Cryptocurrency Update by GESSEL
During the Economic Summit held in Davos last week cryptocurrencies were one of the hottest topics. An official session devoted to the matter was held, follow by CNBC panels in The Sanctuary. Throughout the Summit a special designated space, called Crypto HQ, centred on matters relevant for the market.
Government leaders and experts praised blockchain technology but simultaneously mostly criticized Bitcoin. Politicians and economists expressed concerns related to the highly speculative nature of current cryptocurrency market and risks associated with growing presence of small, often reckless investors.
Leaders also agreed for a necessity of market regulation, especially in the context of AML. Concern was expressed as to the possible illicit use of cryptocurrencies, for which Bitcoin is still being blamed.
On the other hand, live discussions were held as to potential future applications of blockchain technology in financial sector and others. Banks and corporations already express an utmost interest in solutions involving blockchain. Rapid development within this sphere is expected.
The fact that the anonymity, the lack of transparency and the way in which it conceals and protects money laundering and financing of terrorism and all sorts of dark trades is just not acceptable.
Christine Lagarde, Managing Director, IMF
Did you know?
First ever Bitcoin payment occurred on 22 May 2010 and was a transaction to buy … a pizza. Two Papa John’s pizzas were bought in Jacksonville for 10.000 BTC, which is now worth over … 110 million USD !
2. Poland moving forward with AML amendments
On 18 January 2018 Polish Government formally presented with the Parliament a draft bill aimed at supplementing current AML regulations with crypto-implications. The proposal implements changes to the legal framework adopted at the EU level by the AMLD IV Directive.
Main aspects of the draft are:
- Introducing of a definition of a “virtual currency” – open and broad scope definition, covering any “digital representation of value” which is tradable and is not any kind of representations of value already regulated by the State (fiat, electronic money, checks etc.);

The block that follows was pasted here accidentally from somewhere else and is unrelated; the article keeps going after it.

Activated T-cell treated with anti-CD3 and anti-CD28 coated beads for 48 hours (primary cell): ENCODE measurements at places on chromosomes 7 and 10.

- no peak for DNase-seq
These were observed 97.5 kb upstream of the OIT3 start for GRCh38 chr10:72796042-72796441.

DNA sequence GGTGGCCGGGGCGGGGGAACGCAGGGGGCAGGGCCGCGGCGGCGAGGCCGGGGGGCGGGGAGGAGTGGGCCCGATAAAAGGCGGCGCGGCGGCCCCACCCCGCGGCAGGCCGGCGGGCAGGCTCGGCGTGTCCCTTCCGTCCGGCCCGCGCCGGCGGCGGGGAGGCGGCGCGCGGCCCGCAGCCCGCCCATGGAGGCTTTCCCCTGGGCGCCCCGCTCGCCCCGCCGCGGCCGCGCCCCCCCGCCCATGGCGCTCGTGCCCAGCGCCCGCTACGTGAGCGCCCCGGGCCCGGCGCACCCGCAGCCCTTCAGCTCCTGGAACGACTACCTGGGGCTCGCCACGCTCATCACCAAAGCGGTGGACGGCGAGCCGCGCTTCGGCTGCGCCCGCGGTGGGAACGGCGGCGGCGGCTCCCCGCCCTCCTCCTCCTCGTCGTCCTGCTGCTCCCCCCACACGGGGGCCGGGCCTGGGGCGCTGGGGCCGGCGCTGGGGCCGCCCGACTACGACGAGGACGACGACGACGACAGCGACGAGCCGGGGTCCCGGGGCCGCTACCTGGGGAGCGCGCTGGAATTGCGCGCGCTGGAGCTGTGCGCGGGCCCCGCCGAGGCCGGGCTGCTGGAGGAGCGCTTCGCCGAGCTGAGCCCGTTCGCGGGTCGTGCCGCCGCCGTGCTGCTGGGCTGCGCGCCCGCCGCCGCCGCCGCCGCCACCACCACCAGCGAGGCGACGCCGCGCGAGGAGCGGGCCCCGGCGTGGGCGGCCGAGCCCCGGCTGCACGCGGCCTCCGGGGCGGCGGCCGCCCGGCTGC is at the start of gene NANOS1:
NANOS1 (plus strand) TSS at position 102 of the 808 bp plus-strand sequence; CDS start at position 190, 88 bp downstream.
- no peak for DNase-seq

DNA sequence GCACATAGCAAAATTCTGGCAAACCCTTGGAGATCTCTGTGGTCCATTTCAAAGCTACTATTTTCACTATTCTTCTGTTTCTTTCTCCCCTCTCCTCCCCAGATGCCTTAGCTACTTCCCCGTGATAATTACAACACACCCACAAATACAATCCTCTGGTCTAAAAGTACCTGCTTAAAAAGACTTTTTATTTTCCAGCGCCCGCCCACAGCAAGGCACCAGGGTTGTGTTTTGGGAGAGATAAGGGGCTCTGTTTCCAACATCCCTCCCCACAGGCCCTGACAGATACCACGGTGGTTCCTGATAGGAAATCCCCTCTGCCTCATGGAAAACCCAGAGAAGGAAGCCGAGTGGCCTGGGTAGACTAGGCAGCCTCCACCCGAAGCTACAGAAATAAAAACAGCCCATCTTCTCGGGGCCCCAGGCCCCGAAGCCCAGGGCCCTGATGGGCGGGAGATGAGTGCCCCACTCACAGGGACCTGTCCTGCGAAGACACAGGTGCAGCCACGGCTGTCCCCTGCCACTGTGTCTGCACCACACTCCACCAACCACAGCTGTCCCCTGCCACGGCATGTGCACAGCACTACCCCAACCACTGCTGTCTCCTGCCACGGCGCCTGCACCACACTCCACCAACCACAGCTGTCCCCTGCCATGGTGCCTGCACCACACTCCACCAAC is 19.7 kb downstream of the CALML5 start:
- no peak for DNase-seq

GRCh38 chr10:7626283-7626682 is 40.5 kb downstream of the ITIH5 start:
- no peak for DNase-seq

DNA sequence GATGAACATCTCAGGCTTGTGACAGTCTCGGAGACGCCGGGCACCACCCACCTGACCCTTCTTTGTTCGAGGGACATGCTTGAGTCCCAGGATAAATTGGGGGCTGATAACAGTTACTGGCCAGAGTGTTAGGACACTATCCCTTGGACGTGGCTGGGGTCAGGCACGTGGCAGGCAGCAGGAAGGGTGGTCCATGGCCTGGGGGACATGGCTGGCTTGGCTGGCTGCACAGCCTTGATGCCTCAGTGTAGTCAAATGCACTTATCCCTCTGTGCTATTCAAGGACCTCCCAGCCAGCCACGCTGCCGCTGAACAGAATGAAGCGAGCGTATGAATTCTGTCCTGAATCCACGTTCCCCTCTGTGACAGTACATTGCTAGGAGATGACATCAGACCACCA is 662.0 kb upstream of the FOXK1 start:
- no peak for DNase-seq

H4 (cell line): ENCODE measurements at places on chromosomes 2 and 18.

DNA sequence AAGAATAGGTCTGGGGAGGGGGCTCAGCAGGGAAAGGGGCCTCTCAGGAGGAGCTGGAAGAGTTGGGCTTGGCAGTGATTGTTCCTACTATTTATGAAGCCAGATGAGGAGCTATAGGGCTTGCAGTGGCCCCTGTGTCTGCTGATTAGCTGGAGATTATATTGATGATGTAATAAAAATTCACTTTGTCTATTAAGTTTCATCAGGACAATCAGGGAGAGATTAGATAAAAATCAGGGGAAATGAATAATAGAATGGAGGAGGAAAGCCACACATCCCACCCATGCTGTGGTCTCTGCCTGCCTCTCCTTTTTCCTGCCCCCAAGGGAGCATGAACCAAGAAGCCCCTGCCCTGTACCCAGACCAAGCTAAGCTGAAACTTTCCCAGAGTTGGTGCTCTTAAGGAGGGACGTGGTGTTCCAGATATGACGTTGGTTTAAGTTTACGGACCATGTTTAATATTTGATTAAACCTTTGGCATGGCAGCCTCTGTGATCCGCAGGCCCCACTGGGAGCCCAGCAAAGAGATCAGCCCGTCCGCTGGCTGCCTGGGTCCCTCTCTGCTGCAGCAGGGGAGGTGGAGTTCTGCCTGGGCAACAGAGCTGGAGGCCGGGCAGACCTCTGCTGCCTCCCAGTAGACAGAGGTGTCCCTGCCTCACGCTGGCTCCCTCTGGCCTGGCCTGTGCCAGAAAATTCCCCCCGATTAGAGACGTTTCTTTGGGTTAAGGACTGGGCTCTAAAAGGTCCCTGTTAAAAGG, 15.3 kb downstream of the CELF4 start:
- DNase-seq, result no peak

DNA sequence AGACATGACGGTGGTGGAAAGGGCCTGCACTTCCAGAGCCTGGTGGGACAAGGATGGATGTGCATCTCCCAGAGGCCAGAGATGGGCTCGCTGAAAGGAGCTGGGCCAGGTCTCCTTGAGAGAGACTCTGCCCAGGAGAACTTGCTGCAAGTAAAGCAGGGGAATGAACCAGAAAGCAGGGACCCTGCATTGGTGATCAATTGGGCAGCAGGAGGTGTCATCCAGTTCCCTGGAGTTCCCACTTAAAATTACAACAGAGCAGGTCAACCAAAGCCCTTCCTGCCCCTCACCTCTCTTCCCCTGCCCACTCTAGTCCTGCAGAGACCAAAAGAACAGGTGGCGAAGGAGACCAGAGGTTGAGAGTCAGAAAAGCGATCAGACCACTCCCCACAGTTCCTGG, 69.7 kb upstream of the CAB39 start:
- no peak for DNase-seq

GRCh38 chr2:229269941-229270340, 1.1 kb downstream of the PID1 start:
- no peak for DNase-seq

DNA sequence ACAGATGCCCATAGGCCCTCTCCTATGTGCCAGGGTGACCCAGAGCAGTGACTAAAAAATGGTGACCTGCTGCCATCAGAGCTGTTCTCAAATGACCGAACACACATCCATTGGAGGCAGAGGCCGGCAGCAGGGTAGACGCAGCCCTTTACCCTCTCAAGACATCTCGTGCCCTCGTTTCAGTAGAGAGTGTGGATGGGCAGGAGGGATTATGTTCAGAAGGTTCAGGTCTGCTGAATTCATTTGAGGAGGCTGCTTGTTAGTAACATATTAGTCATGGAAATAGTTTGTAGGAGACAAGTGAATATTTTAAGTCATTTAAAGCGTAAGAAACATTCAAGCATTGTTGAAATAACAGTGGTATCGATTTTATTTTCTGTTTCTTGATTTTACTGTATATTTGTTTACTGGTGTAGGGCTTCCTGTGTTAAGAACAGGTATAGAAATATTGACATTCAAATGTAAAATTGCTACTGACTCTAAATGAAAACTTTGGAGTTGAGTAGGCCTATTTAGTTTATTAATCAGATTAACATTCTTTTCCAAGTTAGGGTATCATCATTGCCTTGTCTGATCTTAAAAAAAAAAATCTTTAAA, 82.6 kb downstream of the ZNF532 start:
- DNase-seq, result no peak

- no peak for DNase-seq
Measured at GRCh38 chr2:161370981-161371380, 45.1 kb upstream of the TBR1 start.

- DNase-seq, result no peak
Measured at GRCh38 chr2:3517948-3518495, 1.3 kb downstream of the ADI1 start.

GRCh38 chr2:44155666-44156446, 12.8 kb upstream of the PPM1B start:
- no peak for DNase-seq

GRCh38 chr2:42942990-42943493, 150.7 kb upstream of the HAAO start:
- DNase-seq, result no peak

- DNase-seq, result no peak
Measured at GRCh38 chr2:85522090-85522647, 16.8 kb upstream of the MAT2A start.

- Institutions falling within the scope of regulation – gatekeepers, i.e. entities providing services with regard to trading between fiat and crypto currencies or between cryptocurrencies as well as intermediaries and wallet holders;
- Scope of obligations – identification of users and real beneficiaries (if applicable), monitoring, analysis and registration of transactions;
Consequences of the amendments:
- Unification of regulation on EU level; Users of most of the exchanges and wallets are already identifiable;
- Probable threat to currencies ensuring anonymity inside blockchain (Monero);
- Significant rise of level of obligations for the gatekeepers (especially with regard to analysis of transactions);
- Anonymity will not be full – some users don’t use the gatekeepers to trade;
We will either regulate cryptocurrencies or ban them in our country.
Mateusz Morawiecki, Polish Prime Minister
3 Taxation of “crypto->crypto” exchanges
Until recently Polish Tax Authorities held that only profits from crypto -> fiat exchanges were regarded as a taxable income. This was due to the fact that cryptocurrencies were not perceived as a source of value that could constitute an income. This in turn allowed for a simple tax avoidance by engaging only into crypto->crypto exchanges or holding investment gains in relatively stable currencies like USDT.
This policy is now about to change. One of the latest interpretations issued by the Tax Authority indicates that income from each crypto->crypto transactions should be taxed just as the crypto->fiat transactions. Tax Authorities stated that an exchange between virtual currencies may result in a taxable income and refused to treat crypto->crypto transactions as currency trades (taxable only in certain circumstances).